On Being An (African)American vs. being an AFrican-American…

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I was gonna post about the rest of my car exploits, but something else is on the brain, so that will have to wait.

I will start off with saying, I love black people, I really do (cue the racist rest of the sentence)… but I whenever I meet a group of black(American) ex-pats we seem to get into a funk. Namely, a I am gonna complain and look at everything that happens to me here within the racial framework of the US of A. This is problematic on so many levels.

It’s a hard rope to walk, I of all people know that. But imagine my surprise when an African American woman who could pass (really pass) for Arab was trying to school me on the way people in Arab society look at black people…. Um????!!! Okay!

Pardon my indignation, but you do NOT get to try and school me on how Arab societies view black women with clearly African features…

I am frustrated because I know where their frustration is coming from. This blog is all about that: the lusty gaze of men, the women who look at you like you should be cleaning their houses, the children who are afraid of you or run after you chanting racist epithets. I get it. I’ve been through it, I go through it.

And yet, it doesn’t make me closed off to the world. Maybe the African-Americans I am meeting have had the luxury of being in majority black settings up until they came here, But I haven’t. For at least 10 years, I have consistently been THE black person in classes, programs, work etc. And I’ve made friends of other races, friends I can be real with even with racial issues.

But somewhere along the way, I’ve forgotten that others haven’t.

That became all the real for me when I was trying to explain what happened to a blonde friend of mine in Egypt. Sexual harassment all day, everyday (from men and women might I add). This experience I think, made her realize what black folk and other minority have gone through in other contexts.

My AA compadres reaction: oh well. It was interesting that one even confessed that she wouldn’t even feel bad for my friend had she been there in Egypt with her. Another woman saw it fit to school me on the male gaze towards white women vs. black women. Yes, white women are part on pedestals all day, everyday. And Yes, black women are more likely to be used as pedestals.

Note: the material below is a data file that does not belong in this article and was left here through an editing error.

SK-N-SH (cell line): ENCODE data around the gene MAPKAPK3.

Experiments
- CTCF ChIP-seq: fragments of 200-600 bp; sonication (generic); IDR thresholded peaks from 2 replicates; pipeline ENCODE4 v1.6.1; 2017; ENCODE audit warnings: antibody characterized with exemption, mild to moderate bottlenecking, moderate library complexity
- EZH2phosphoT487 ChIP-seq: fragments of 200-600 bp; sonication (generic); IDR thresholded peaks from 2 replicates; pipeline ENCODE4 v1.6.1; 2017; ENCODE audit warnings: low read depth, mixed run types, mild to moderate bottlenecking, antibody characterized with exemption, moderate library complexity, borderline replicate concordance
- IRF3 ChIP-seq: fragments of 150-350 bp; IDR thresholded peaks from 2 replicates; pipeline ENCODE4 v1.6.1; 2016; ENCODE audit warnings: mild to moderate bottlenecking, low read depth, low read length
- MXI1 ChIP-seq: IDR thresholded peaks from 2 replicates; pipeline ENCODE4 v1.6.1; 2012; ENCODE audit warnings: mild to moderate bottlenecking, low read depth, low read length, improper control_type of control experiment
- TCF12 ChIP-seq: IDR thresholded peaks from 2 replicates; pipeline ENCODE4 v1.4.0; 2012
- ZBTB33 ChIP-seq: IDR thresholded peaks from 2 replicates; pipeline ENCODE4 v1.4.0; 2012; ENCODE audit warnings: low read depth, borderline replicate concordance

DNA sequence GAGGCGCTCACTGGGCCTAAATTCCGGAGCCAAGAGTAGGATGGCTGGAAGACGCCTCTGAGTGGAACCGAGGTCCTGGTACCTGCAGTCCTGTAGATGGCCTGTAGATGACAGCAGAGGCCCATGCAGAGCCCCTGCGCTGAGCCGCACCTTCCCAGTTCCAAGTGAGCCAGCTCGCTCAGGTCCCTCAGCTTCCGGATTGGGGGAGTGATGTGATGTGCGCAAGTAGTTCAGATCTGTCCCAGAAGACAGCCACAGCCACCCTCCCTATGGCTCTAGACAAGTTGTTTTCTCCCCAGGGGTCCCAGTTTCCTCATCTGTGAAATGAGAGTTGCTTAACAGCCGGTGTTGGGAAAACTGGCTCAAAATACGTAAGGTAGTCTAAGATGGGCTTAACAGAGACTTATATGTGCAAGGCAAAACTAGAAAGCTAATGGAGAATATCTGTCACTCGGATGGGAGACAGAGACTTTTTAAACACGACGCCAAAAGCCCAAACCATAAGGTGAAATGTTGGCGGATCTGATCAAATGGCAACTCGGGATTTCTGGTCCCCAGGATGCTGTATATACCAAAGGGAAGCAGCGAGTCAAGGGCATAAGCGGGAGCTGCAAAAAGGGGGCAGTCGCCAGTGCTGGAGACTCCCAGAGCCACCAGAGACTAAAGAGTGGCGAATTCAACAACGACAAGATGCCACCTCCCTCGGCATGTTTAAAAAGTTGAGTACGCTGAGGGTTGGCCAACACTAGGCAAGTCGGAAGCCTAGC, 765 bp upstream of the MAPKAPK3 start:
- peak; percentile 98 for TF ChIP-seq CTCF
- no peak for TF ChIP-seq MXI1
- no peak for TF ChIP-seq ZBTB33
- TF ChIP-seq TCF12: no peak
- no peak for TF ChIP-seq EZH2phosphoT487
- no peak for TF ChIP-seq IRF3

However, I can safely assume that neither woman went through in the US what my friends went through in Egypt. We would have to go back to at least, civil rights era deep south before we saw ish that crazy!

I have written this before, but being in a place where people automatically assume you are culturally depraved and will have sex with any man who wants it from you, is just as bad or worse as being in a place where people assume you are only a maid, or serve only in subservient roles.  Let’s be real: Both POVs involve dehumanizing the person in question.

At any rate, the lack of empathy, was alarming. Bitterness should not make you a cold, unfeeling b*^#$. Then again, it happens all the time. It is hard when  you feel like no one sympathizes with you, when you have no one that understands what you are going through.

And so, I realized the conversation was useless… they didn’t know my friend, and felt that they probably could never really be friends with a white person. So it’s heavy. It’s really hard.

It’s interesting to be an (African)American vs. being an African-American.

Yeah it’s all about differences in perspective

 

I feel like much of their frustration (and some of mine) comes from looking for people who hold views that are similar to yours.  But being the same shade is not the same as being from the same cultural group. People often remark, why can’t we be like the Filipinos or the Latinos, they have their groups and get along well… But We are on the outside of those communities looking inward. Sigh.

 

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